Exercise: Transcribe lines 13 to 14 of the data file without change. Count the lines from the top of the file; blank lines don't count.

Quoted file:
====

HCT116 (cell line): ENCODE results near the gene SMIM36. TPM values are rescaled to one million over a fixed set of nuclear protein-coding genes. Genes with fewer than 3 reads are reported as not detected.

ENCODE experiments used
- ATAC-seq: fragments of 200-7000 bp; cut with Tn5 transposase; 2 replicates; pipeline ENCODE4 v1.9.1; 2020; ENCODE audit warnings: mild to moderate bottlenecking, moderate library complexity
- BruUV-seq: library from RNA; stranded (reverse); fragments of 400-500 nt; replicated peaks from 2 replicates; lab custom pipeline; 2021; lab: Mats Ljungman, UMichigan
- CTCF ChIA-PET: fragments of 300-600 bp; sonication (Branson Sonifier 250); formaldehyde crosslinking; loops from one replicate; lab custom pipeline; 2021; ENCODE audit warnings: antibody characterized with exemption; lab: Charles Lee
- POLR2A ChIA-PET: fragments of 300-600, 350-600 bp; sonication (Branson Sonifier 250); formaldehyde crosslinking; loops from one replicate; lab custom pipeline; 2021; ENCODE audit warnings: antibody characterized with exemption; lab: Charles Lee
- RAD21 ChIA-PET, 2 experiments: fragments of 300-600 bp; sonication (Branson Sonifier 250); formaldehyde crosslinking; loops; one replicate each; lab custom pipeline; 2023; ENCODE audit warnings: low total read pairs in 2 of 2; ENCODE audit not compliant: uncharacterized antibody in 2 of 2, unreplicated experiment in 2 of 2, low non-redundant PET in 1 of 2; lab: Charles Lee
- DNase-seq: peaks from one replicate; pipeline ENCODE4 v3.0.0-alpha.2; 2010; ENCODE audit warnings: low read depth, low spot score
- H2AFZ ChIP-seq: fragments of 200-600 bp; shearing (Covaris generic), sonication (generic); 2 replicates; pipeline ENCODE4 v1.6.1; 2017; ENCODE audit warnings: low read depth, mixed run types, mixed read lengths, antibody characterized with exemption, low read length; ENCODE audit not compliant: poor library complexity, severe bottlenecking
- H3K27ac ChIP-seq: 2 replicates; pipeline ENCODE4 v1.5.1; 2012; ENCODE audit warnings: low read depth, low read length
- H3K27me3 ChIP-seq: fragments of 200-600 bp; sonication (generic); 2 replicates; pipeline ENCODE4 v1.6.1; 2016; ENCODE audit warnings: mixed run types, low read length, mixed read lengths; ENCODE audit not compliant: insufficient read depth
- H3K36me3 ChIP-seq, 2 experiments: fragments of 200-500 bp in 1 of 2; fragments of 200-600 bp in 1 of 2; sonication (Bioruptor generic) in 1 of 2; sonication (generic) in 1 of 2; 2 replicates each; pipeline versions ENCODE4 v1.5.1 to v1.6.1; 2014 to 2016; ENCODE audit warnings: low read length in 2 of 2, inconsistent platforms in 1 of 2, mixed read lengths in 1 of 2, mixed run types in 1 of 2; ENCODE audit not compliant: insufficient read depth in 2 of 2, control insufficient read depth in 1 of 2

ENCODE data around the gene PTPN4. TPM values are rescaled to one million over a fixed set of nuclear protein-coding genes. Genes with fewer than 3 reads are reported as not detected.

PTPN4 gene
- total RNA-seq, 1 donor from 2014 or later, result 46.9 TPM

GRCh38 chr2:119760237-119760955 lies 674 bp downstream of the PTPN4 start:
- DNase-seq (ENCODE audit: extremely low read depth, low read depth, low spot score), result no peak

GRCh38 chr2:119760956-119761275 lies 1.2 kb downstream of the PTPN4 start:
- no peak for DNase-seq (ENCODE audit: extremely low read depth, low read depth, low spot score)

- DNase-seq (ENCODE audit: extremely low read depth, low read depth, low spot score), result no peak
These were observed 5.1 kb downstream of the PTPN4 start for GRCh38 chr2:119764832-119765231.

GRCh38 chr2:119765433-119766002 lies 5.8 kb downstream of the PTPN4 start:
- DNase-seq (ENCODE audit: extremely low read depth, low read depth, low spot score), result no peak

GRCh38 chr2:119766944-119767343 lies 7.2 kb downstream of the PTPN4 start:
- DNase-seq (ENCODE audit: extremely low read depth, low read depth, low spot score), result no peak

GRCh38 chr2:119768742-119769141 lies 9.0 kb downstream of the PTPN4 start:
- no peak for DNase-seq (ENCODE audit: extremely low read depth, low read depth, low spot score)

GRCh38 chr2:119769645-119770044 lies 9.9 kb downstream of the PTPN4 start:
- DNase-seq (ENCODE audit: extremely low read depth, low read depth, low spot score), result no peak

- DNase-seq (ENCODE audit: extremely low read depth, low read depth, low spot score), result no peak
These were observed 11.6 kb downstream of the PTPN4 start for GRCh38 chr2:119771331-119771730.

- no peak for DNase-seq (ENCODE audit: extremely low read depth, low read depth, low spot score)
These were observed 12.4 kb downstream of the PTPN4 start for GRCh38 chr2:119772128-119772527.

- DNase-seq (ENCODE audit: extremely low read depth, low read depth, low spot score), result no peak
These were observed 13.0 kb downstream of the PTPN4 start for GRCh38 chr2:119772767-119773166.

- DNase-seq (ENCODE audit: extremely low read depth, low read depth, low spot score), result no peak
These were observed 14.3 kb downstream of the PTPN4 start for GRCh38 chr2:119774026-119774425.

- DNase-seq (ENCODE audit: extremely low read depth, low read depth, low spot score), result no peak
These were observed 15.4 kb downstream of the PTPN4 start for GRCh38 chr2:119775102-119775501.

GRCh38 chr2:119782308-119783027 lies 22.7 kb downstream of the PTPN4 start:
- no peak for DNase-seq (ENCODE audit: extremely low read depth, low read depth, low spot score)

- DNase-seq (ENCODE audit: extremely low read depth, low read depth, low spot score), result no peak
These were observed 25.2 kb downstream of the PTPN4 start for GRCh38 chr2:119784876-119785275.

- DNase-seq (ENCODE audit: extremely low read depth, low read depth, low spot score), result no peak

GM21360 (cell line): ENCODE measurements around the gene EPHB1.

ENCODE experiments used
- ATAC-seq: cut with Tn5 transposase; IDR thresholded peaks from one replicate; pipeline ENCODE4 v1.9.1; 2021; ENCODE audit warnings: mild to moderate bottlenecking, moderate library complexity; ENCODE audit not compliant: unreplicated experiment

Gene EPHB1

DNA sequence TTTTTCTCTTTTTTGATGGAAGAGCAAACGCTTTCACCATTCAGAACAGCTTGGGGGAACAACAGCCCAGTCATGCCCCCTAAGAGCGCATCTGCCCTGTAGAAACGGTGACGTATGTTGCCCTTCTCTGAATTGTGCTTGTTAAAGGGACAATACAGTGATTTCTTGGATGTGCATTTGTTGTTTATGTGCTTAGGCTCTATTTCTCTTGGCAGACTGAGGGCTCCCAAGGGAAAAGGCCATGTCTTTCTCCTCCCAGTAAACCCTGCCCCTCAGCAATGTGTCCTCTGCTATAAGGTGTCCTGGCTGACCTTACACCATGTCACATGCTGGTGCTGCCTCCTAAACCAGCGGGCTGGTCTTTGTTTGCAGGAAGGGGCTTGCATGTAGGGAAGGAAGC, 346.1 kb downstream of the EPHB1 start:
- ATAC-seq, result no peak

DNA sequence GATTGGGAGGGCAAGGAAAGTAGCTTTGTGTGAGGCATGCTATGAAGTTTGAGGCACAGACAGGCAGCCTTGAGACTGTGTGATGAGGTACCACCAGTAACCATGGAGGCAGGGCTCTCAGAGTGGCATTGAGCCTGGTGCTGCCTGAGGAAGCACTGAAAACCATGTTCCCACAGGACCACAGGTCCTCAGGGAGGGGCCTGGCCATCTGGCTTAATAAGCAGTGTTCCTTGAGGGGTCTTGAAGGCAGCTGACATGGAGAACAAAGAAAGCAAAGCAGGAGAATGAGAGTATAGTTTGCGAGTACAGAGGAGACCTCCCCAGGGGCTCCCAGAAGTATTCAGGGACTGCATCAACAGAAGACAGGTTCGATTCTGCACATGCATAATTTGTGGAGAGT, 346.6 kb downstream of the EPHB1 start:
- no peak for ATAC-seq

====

ENCODE data around the gene PTPN4. TPM values are rescaled to one million over a fixed set of nuclear protein-coding genes. Genes with fewer than 3 reads are reported as not detected.

PTPN4 gene